Thursday, March 2, 2017

Daily Bible Reading - March 2, 2017

Today's Reading:

Matthew 9:1-17

Leviticus 3-4

Proverbs 20

Listen to the Bible








Thoughts and Commentary on Today's Reading:

Today I'm going to look at the animal sacrifices that used to be performed in the Sanctuary. If you're anything like I used to be, you probably start reading about the animal sacrifices in Leviticus and just kind of shut down. You plod ahead, reading more out of obligation - so that you can truly read the whole Bible in year - than out of interest. But actually, when you start to see the spiritual significance in the animal sacrifices, you may find that even the sacrificial details of Leviticus start to take on new meaning and dimension - far more than is immediately obvious.

There is no question that animal sacrifices all pointed to Yahshua’s death. And now that He has died, animals are no longer sacrificed. To show plainly that the system of sacrificing animals was provided as a temporary thing, meant to last only until the Real Lamb died, let’s look at Hebrews 10:1-10. But, there is still meaning in the sacrifices that has purpose and value to us today.

Besides the morning and evening offerings, typically presented each day in the Sanctuary, a large number of sacrifices were offered during the eight days of Tabernacles. You can find the list of animals sacrificed in Numbers 29. I am going to focus on the animals offered during the Feast of Tabernacles because these are the same animals offered at other times - so the message will carry over - and because the Feast of Tabernacles was known as the Feast of the Nations. In other words, this Feast bears a Message that transcends nationality. It is about God's Plan of Redemption offered to the whole world.

The basic concept of sacrifices is pretty obvious and well-known in Christianity. The animal sacrifices, requiring a shedding of blood, pointed to our Saviour’s ultimate Sacrifice. As John said, Yahshua was the "Lamb of God", that takes away the sin of the world. 

In the Sanctuary, every morning and evening a lamb was offered for the whole camp of Israel. This lamb represented Christ. The reason the lamb was automatically offered is that we humans often step outside of the Will of God without even recognizing that we have done so. When the Children of Israel sinned, knowingly, the father of the household was to bring a lamb to the Sanctuary, confess the sin (whether done by himself, his wife, or his children) and offer the lamb - with the help of a priest - on behalf of himself and/or his family. But one cannot confess a sin one isn't aware of committing. We are often so spiritually blind that we are unaware of the depths of our own need. So, the morning and evening lambs were offered to cleanse the congregation of even the sins they unknowingly had committed. In this way, everyone started and ended the day spiritually clean.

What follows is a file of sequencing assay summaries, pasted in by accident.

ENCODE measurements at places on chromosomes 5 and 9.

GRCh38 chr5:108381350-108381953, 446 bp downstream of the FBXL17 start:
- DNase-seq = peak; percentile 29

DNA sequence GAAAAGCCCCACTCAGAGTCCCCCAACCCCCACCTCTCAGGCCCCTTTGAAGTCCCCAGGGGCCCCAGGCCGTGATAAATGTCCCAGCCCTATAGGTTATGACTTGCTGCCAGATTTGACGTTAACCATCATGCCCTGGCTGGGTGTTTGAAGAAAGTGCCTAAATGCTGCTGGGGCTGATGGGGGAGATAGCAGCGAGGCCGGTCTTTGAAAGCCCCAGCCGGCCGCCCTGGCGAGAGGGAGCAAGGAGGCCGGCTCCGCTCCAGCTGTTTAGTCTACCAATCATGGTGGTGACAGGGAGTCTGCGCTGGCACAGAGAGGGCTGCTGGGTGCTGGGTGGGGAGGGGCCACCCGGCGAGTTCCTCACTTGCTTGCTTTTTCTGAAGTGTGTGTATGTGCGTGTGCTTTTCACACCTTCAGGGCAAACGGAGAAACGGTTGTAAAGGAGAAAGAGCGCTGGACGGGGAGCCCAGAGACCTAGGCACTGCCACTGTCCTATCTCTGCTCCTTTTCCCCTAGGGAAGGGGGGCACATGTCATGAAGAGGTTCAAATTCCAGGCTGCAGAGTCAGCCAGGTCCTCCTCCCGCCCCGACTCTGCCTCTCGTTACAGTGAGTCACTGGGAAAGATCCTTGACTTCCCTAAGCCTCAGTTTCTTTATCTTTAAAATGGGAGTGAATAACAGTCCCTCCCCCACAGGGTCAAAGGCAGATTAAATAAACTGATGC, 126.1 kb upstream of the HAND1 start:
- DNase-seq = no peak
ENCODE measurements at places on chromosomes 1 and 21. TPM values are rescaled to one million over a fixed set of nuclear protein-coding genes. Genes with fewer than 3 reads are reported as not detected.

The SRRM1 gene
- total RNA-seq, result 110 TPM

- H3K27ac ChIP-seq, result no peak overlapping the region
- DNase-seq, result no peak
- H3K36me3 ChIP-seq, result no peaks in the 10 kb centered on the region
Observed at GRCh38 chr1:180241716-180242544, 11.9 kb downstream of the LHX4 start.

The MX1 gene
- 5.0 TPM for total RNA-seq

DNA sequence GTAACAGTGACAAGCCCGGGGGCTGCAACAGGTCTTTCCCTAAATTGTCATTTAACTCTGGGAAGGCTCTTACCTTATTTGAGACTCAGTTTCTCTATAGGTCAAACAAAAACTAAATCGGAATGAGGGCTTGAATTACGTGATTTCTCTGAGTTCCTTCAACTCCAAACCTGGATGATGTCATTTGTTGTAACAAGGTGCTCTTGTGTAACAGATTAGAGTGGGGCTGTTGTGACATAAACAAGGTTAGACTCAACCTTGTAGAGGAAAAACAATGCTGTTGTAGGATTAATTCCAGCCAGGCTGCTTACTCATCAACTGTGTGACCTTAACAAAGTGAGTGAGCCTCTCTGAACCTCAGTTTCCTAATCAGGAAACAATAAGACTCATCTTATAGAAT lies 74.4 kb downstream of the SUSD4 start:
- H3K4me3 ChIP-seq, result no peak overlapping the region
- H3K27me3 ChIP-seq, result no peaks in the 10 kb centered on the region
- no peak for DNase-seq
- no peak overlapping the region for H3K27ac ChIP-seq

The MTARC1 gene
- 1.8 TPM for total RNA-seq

Certainly this applies to us. It should also be our policy to claim the Blood of Yahshua over our lives and families every morning and evening. Like the Children of Israel, we are to confess and repent of all known sin. But by claiming Christ's Sacrifice on behalf of our unknown sins at our morning and evening devotional times, we are fully cleansed, as God intends.

In the Sanctuary, immediately following the offering of the morning and evening lamb, a meal and a drink offering were given. These offerings represent us. The meal and drink offerings pointed to our thankful response to Christ's sacrifice. As the meal offering was consumed, and the drink offering was poured out, so we are to be totally surrendered to God.  As Paul said, present your bodies a living sacrifice -Romans 12:1.

But there were many other animals sacrificed, besides lambs and sheep. Each animal offered depicts a different role or aspect of Messiah's Redemptive Work. Even the quantity of the animals offered has a powerful message - because Hebrew letters double as Hebrew numbers. So even the number of animals sacrificed is a redemptive sermon, as we will see.

More sacrifices were offered during the eight-day Feast of Tabernacles than all other festivals combined. During thedays of this feast, there were a total of 189 animals offered. Obviously, if the message in these sacrifices was only and simply that Yahshua would die, there would be no point to this volume nor in such a diversity of kinds of animals sacrificed. There must be more meaning. And there IS!